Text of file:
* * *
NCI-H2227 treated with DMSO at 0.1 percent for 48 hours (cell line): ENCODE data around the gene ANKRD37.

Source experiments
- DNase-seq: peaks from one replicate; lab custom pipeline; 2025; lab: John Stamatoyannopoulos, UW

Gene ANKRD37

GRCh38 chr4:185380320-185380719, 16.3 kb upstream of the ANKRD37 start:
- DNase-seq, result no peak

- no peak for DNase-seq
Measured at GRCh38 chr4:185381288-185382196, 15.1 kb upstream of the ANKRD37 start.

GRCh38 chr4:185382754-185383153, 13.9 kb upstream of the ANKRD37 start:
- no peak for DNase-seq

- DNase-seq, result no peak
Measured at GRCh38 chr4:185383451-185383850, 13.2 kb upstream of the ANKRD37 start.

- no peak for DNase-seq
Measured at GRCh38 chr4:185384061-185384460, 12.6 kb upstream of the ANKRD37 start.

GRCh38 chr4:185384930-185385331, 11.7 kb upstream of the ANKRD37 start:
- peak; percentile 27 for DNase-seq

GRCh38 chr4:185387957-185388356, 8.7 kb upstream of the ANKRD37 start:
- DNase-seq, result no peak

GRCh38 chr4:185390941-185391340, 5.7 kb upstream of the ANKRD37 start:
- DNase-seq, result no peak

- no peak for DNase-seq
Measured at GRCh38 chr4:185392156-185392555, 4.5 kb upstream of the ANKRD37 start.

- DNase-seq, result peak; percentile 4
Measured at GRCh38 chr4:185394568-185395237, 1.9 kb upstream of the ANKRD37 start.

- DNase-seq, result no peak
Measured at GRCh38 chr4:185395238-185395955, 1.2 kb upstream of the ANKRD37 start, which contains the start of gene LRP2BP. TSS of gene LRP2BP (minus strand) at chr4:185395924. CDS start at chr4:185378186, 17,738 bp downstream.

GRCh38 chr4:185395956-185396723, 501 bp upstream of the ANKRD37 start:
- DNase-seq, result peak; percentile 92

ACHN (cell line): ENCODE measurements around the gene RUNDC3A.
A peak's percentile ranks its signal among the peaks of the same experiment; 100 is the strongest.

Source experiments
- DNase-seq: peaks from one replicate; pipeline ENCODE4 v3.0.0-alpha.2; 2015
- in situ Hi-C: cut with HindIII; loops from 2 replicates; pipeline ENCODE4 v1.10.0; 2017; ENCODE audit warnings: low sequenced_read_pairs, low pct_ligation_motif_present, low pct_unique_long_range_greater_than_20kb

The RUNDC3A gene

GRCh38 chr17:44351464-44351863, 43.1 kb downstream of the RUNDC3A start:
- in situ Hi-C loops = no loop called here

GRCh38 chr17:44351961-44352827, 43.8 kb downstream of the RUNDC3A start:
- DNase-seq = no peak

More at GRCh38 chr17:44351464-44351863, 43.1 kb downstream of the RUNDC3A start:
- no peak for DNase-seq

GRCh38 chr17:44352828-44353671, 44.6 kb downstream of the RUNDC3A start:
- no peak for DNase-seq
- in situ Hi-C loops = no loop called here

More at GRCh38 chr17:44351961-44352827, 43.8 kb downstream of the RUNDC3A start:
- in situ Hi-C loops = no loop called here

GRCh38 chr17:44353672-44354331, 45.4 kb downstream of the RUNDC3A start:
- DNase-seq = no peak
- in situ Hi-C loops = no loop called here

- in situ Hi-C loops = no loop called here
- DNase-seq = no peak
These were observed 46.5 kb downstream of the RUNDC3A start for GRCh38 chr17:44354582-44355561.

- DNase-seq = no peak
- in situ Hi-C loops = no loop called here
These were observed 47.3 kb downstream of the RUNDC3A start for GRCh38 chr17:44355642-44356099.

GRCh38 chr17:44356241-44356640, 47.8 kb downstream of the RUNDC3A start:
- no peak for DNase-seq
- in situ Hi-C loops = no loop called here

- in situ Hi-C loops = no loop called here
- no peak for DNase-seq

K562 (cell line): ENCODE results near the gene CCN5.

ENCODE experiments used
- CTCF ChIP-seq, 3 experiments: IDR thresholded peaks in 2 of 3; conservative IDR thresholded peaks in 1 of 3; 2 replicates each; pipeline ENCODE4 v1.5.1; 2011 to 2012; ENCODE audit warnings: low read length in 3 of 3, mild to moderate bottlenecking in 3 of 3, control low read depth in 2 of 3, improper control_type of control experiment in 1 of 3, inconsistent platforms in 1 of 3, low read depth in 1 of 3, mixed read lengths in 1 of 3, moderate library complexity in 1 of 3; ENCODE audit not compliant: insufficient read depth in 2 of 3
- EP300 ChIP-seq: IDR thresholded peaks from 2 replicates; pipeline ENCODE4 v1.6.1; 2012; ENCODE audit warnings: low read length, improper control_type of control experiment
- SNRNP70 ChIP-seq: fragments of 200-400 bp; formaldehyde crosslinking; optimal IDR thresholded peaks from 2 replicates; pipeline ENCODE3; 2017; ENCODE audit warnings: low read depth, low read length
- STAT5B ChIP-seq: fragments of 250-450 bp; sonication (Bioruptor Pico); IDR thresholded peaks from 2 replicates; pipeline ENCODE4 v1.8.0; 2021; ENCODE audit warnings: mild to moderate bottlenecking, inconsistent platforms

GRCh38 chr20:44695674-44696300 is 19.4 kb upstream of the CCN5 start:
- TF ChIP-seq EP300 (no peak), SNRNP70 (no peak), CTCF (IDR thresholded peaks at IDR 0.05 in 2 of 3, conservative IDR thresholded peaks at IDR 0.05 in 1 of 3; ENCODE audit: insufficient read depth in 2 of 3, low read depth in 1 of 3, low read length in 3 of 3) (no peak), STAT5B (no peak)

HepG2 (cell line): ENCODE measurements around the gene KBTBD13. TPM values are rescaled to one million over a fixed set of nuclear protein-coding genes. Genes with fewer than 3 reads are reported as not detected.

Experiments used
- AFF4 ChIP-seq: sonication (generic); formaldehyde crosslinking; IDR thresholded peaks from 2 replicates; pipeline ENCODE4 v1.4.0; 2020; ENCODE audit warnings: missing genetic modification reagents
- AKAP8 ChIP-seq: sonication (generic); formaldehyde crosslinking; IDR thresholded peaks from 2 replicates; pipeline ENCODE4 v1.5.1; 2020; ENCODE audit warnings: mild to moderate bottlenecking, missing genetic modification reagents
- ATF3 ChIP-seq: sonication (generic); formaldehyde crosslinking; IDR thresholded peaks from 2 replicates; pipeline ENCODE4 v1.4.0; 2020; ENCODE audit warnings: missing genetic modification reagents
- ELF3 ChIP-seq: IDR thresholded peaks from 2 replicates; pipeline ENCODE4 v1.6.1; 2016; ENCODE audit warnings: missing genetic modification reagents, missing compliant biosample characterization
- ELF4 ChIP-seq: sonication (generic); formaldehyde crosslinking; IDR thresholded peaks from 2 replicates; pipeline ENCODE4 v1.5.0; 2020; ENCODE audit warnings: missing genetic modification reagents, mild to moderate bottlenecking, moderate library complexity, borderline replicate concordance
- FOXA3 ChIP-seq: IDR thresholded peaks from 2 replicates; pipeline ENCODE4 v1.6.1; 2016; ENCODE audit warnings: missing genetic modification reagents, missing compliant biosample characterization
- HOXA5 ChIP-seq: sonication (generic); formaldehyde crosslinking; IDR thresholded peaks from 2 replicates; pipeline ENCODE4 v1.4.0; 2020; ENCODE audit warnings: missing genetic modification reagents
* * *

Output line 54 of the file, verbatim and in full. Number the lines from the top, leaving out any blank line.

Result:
These were observed 47.3 kb downstream of the RUNDC3A start for GRCh38 chr17:44355642-44356099.